As we head south on the island we pass across the plateau in an area called Nisdafe with its lush green vegetation and a wonderful show of wild flowers. Next we drop down through the forest of Canarian Pine trees into the village of El Pinar.
After leaving El Pinar you weave your way down towards the coast. As you travel the landscape is forever changing and gradually becomes more barren. And you find yourself driving through multi coloured volcanic lava fields.
As you near La Restinga and watch the sea, you can normally see the line which is the start of the marine nature reserve of Mar de Las Calmas. One side the sea can be quite rough and then to the right of the line the sea looks calm.
The area became a nature reserve in 1996, and since then the locals and the Canary Island Government have done whatever it can to preserve the area in a pristine condition.
La Restinga is the most south westerly town in the whole of the Canary Island Archipelago.
It is the nearest El Hierro can boast of as a holiday resort. A lot quieter than the majority of the other islands, but it has a blue flag beach which it is very proud of. It has all the amenities you could wish for.
One thing which draws the people to La Restinga is the diving. It is world famous for its spectacular underwater scenery and wildlife. They regularly hold an underwater photographic competition called Open Fotosub El Hierro. Sometimes it is an online competition and other times they have a weekend event.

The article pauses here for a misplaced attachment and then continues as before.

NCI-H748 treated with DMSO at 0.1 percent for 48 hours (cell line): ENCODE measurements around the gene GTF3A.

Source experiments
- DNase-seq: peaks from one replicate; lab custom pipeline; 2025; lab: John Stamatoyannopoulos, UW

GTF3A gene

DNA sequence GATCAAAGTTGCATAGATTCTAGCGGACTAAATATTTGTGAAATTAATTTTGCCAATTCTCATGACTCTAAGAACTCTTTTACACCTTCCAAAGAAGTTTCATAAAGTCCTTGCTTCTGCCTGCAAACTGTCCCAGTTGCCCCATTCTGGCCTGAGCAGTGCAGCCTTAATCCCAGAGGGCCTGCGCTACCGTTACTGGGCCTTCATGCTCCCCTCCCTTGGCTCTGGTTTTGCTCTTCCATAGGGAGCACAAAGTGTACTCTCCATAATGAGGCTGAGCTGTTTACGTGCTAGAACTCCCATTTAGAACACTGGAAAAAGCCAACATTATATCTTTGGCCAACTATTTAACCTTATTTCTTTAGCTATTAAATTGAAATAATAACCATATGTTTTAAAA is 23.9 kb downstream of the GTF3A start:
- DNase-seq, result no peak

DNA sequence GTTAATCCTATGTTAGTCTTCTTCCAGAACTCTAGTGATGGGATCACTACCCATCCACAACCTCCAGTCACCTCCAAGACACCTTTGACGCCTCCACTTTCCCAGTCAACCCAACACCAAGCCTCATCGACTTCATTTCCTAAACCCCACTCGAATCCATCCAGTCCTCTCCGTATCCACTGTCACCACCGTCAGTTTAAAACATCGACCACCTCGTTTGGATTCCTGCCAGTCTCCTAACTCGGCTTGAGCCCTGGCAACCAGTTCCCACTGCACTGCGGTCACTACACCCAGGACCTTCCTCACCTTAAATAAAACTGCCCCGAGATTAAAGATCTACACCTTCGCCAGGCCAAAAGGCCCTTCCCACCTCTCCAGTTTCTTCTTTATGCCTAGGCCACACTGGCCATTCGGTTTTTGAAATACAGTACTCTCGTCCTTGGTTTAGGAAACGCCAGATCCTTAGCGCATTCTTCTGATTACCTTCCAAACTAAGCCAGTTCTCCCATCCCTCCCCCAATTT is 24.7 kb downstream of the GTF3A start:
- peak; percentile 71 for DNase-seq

This time I will mention little about the diving as it is something I have yet to experience. They are trying to tempt me to take part in what they call a baptism, which takes place on the beach were novices can experience what it is like to be submerged under the water with all the equipment in a fully controlled environment, with experienced scuba divers an instructors.
The harbour now has numerous pontoons for the local fishermen’s boats, the diving school boats and mooring for visiting yachts. There is always something going on for the people watchers. On many occasions you can see local fishermen unloading their catch of Tuna fish or Peto, a white tuna fish only ever sold on this island.
In October 2011an event occurred which has helped to improve the diving in Mar de Las Calmas!
El Hierro for a very short while had its own underwater volcano just off the coast of La Restinga. The big clue being that the sea had a beautiful turquoise stain running hundreds of miles into the ocean.
NASA was able to photograph the phenomenon and this photograph later received the most votes and became NASA’s photo of the year in the Tournament earth contest. You can see the NASA image on the below link:
All this helped to put El Hierro and in particular La Restinga on the radar of keen scuba divers looking for new places to explore.
It was an exciting time to be here on the island.
There is now a dedicated visitor centre you can visit, the Museo de La Restingolita in La Restinga.
On a very recent survey of the area new plants and corals were found to be growing, along with other new species making the area even richer for diving.
Did it have an adverse effect on the area? At first yes, but now everyone agrees that the area has recovered and now has far more species visiting. New plants and corals are growing, making the area and even bigger draw for the diving fraternity.